The Trempealeau County Sheriff's Department has started a new program for volunteers to collect deer struck by cars so venison isn't wasted.
The program, "Helping with Hunger," will notify volunteers when a driver does not want the animal. Motorists hit more than 3,000 deer annually in Wisconsin.
"Sheriff (Richard) Anderson believes that this meat should be on the tables of those families that are in need," according to the department.
Volunteers need to pick up the deer in about one hour in normal temperatures and a couple of hours in subzero temperatures.
Anyone interested can call the sheriff's department. Authorities will call when a deer becomes available and will provide the phone number to report it to the state Department of Natural Resources.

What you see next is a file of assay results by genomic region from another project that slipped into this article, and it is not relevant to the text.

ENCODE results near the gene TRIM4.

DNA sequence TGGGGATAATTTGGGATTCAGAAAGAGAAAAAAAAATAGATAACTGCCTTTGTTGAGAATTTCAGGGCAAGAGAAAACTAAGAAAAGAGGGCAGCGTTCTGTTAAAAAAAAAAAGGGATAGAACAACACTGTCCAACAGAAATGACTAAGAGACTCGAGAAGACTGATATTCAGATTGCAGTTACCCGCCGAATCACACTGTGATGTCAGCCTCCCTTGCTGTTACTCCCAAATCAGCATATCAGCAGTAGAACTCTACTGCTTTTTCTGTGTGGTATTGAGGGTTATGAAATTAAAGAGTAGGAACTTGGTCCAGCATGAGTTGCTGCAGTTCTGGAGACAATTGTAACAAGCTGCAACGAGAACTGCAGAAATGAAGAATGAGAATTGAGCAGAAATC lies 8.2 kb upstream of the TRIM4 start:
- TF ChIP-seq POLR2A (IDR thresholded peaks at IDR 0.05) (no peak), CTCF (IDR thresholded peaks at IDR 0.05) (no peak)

Deer are hit all year, but fall can be an especially hazardous time, since young bucks are in search of young does.
The sheriff's office says, "If you can't avoid a deer in your path, the safest option is to hit the brakes and the deer," Pabst said. "If you swerve, you can lose control and risk a more serious collision with another vehicle or a tree or pole."
Motorcyclists should be especially careful when encountering deer on the road. While car/truck drivers are encouraged not to swerve, motorcycle riders should swerve, since there is more room to maneuver in a lane than in a car or truck.
Of the 11 deer crash deaths on Wisconsin highways in 2016, all were motorcycle riders.